04 September 2000
Labour to invite 100,000 foreigners a year into UK
IMMIGRATION controls are to be relaxed for the first time in 30 years to allow up to 100,000 foreign workers a year to settle in
The Government has decided to make the most significant changes to the immigration system since 1971 because of a severe skills shortage among British workers.
In 1971 a blanket ban on immigration was
introduced, excluding only asylum-seekers and those with relatives in Britain, following racial unrest and high-profile calls for controls, including Enoch Powell's infamous "rivers of blood" speech.
Before the ban almost anyone was free to apply to enter Britain for economic reasons. In the late Fifties and Sixties there were campaigns in Asia and the Caribbean to recruit public transport and health service staff.
Now, with unemployment at a 20-year low, ministers believe that economic immigration should resume. They argue that it is hard to retrain the poorly educated, unskilled jobless in sectors such as information
technology, engineering and teaching.
Barbara Roche, the Home Office minister, will outline the proposals in a speech at the Institute for Public Policy Research in London on September 11. The scheme, which is
likely to be launched in a pilot version from next April, will allow foreigners to come to Britain on the basis of points awarded for age, education, language skills and family ties.
The Home Office will set a
maximum quota, probably of 100,000 a year. Priority will be given to people with skills needed in Britain or those with firm job offers. Their right to enter would be assessed on whether their qualifications would
enable them to find employment and boost the economy.
Last night a Home Office spokesman confirmed: "The minister will talk about immigration controls and the action the Department for Education and Employment
has already taken to streamline the work-permit programme.There will be an acknowledgment that there are shortage areas.
"Mrs Roche will talk about how the immigration policy might develop in the future. The
points system is one of the things she will talk about. She will reiterate the need to deter bogus asylum applications but, beyond that, she believes that we do need to look at wider immigration issues."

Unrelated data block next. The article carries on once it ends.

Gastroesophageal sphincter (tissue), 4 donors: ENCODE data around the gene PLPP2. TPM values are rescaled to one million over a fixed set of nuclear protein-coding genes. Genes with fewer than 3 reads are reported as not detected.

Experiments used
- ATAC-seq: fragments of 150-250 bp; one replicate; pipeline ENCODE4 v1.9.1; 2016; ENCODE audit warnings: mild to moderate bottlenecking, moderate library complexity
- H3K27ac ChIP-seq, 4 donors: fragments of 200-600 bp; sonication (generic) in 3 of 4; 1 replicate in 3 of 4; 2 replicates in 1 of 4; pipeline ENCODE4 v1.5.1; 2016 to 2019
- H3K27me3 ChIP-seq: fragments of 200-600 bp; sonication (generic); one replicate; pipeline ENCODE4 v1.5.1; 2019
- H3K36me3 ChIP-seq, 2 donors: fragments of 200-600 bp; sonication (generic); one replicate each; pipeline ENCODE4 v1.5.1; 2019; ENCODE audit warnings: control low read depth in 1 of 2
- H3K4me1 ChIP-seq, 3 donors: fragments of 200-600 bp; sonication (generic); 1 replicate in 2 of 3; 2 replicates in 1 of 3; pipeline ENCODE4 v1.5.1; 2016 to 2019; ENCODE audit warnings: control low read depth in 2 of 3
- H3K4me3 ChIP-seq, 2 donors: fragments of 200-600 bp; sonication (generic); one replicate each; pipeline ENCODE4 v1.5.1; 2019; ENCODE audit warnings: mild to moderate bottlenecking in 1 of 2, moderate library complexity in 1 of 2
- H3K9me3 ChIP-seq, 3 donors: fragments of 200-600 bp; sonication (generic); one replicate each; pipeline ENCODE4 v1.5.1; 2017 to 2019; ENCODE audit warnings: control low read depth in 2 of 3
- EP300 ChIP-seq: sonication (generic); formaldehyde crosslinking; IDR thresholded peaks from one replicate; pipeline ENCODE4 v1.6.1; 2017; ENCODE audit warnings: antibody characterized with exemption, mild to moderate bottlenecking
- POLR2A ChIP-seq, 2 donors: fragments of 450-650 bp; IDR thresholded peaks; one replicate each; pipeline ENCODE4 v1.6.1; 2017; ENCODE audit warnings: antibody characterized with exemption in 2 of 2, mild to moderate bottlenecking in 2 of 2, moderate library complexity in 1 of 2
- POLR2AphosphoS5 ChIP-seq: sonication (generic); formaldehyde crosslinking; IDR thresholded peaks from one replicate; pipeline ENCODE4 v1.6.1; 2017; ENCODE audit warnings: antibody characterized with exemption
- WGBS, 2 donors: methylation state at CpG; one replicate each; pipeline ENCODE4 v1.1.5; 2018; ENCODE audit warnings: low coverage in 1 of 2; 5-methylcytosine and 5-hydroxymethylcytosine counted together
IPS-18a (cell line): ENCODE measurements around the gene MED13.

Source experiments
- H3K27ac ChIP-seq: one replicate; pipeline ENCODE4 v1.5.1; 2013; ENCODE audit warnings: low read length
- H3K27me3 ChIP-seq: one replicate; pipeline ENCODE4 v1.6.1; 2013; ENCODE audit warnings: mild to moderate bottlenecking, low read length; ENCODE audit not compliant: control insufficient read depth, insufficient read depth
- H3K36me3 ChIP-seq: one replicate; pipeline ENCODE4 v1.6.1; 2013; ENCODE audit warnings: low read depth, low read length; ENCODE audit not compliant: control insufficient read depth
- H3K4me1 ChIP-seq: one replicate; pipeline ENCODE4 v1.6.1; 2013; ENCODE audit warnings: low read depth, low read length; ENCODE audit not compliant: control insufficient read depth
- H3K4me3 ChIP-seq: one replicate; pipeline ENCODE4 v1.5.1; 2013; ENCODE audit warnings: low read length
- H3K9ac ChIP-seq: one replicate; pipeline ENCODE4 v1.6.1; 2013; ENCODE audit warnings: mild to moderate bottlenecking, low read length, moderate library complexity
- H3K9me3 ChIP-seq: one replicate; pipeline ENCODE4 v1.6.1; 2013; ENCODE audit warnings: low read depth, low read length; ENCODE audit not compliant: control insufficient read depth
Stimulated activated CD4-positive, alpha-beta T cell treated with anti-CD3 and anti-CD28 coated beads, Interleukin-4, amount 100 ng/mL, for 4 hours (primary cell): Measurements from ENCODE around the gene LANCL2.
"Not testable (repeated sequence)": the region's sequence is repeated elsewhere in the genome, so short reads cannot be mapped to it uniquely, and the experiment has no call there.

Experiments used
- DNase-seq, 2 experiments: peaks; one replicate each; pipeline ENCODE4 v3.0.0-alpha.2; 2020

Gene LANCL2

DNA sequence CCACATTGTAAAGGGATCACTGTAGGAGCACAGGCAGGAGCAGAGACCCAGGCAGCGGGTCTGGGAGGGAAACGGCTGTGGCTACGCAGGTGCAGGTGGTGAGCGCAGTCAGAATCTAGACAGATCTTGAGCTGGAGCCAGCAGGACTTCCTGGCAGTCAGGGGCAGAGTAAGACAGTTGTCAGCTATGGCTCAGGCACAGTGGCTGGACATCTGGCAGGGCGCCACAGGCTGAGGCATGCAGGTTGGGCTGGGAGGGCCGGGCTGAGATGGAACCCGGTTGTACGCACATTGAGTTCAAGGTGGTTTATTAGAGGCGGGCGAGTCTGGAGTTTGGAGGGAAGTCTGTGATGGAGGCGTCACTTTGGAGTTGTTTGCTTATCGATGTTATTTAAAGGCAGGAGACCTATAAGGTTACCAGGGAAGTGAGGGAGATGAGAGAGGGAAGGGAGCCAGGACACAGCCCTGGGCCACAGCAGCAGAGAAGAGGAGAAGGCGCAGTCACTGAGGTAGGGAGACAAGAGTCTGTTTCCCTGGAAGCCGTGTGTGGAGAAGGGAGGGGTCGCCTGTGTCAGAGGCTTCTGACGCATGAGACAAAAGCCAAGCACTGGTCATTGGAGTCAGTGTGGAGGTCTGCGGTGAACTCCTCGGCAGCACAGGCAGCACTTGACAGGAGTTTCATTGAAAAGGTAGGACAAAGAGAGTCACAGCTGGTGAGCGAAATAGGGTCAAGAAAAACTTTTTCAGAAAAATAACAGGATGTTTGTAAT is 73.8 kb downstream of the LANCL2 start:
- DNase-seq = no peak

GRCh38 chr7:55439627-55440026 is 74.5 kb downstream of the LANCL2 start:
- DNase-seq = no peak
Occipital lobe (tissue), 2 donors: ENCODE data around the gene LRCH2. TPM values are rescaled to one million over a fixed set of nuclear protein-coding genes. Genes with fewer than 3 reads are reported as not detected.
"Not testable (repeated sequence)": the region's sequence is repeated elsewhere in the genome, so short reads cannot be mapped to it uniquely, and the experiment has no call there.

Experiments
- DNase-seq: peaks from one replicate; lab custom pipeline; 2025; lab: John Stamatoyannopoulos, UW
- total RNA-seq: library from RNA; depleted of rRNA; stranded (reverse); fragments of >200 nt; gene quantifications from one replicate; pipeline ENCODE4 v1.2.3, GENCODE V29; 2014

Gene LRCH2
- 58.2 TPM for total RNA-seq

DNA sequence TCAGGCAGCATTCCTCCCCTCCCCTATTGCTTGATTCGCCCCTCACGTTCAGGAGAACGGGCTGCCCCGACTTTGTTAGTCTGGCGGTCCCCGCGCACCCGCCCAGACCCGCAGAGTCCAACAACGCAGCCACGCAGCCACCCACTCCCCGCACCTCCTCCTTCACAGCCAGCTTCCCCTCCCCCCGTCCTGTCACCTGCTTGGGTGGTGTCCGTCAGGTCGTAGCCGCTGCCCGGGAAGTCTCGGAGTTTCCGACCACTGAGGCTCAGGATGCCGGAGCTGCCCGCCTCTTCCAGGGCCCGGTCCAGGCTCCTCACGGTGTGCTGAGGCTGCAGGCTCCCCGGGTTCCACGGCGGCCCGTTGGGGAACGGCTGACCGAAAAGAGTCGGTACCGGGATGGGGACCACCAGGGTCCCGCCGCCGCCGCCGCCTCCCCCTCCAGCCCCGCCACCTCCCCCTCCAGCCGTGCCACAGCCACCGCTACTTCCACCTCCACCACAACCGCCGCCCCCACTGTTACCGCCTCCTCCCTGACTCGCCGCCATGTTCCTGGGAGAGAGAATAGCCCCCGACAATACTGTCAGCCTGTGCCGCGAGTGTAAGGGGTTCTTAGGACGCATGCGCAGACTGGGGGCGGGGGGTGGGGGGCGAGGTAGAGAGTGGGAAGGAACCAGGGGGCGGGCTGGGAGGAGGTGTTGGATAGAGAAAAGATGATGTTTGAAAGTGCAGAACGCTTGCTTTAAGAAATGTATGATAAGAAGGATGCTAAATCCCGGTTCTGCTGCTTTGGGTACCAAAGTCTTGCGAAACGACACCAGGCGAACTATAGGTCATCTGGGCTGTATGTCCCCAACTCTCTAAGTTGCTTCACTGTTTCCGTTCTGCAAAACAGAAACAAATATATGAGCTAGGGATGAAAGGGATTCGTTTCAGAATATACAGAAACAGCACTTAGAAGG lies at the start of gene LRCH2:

present overseas skilled workers who have been offered jobs in Britain can apply for temporary leave to enter the country for work purposes; that does not, however, confer automatic right to remain.
the shadow home secretary, last night said the existing work-permit scheme was perfectly adequate. She said: "I see no reason to relax the existing controls on immigration. If we have a shortage of skills the
existing work-permit scheme seems to function perfectly well.
"This will no doubt be sold as a method of tackling illegal immigration by allowing more people into the country legally. In fact, it will do
nothing to tackle illegal immigration and we must have robust-but-fair immigration and asylum policies."
In the past three decades asylum-seekers or people wanting to join relatives or a spouse have been
allowed to settle. The only exception has been made for those setting up a business or entertainers who could prove that they had at least ъ250,000 to support themselves.
In March, Gordon Brown, the Chancellor,
changed the rules to allow companies to bring in foreign workers for short periods without applying for permission from the Government, as they had to do in the past.
Home Office officials have been studying the
points system used in Canada, Australia and the United States. In Canada, immigrants must earn a minimum of 70 points to enter: 10 for being aged 21 to 44, a maximum 16 for a post-graduate degree, a maximum 18 for
certain skills, 10 for a job offer, 15 for fluency in English and a bonus five points for having relatives resident in Canada.
Despite her new plans for a relaxation of immigration controls, Mrs Roche has courted
controversy in the past by remarking that asylum-seekers begging with children were "vile". Her comments, and the use by other ministers of the words "bogus" and "floods" in connection with
asylum-seekers, brought accusations of racist language. Britain has a backlog of 85,000 asylum-seekers waiting to have applications processed. They are not allowed to work until they have been given leave to remain,
which can take two years.